(plus they weren’t very bright). Enter a man called Carl Wilhelm Scheele
who solved the inherent problems with the color and produced a nice
vibrant green. It was called Scheele’s Green (Obviously. Later this
pigment was refined & altered slightly and named Paris Green but
they were essentially the same animal). The thing is the main ingredient
is rather dodgy: arsenic.
This particular pigment had a wide range of uses - dyes, paints,
intestinal antiseptic, insecticide and rat poison. I mean what could
possible go wrong with using the same compound to dye your dress and
kill bugs? Plenty. Over time, people begun gathering empirical data,
such as those who wore green clothing seemed to get sick more often. Or
when the green paint started getting damp and moldy the people living in
those rooms seemed to get sick (and sometimes die) far more readily
than people who lived in non-green rooms. We now know that the mold is
what caused the issue here; it altered the chemical structure of the
green compound and emitted a poisonous fume which slowly weakened (and
killed) people. Which is the basis of one theory on Napoleon’s death,
since no leader bent on world domination can die without generating at
least one conspiracy theory. This one states that while in exile on St.
Helena, Napoleon had a favorite room in his home, The Green Room. The
Green Room of course was pained Paris Green, and when Napoleon became
ill, he spent more and more time indoors and breathing in these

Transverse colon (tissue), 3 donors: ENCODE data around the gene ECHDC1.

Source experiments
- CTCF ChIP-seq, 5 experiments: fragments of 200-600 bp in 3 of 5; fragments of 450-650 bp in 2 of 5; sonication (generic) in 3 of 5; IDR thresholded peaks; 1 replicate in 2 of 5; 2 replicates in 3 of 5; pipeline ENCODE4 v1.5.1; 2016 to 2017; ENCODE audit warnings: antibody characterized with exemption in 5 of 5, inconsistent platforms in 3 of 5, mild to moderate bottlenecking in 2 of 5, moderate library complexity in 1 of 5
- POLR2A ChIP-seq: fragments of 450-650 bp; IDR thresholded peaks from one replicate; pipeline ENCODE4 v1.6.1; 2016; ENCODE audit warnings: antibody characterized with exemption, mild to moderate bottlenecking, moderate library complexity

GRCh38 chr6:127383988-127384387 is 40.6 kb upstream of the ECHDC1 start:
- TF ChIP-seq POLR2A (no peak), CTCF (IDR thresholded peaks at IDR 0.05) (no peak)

poisonous vapors. While his death is official listed as being caused by
cancer, some scientists point out that arsenic is also a carcinogen and
again could have hastened his death.
However the most common way Sheele’s or Paris Green ended up in a
home was through wallpaper. It was all the rage in the UK to have its
vibrant color adorn your walls. And you guessed it, the wallpaper had
the same problem as the paint when it became damp and started to mold;
it emitted a poisonous gas which harmed all those who used the room.
Even if you kept the wall paper from molding, if you fancied papering
your sitting room with green flocked wallpaper, the dust generated from
the flocking was just as deadly when inhaled (since you were breathing
So now think back to Willy Wonka’s wallpaper with the knowledge that
the greens used for the leaves, grapes and apples may have contained a
toxic agent to produce its bright colors. The pigment’s use in paint was
only banned in the 1960’s (not sure when the dye was banned). So if
Wonka had stockpiled dye which used Scheele’s or Paris green and didn’t
pay attention to the outside world very much, he may have inadvertently
been poisoning his guests... So this is how Christie bent my perception
of a childhood classic through a passing comment made in They Came To Baghdad! And I can’t decide if that’s good or bad.
“Strangely enough, your capacity to think
up a convincing lie quickly is one of your qualifications for the job.”
(pg. 131) I suppose each job has its own unique standards!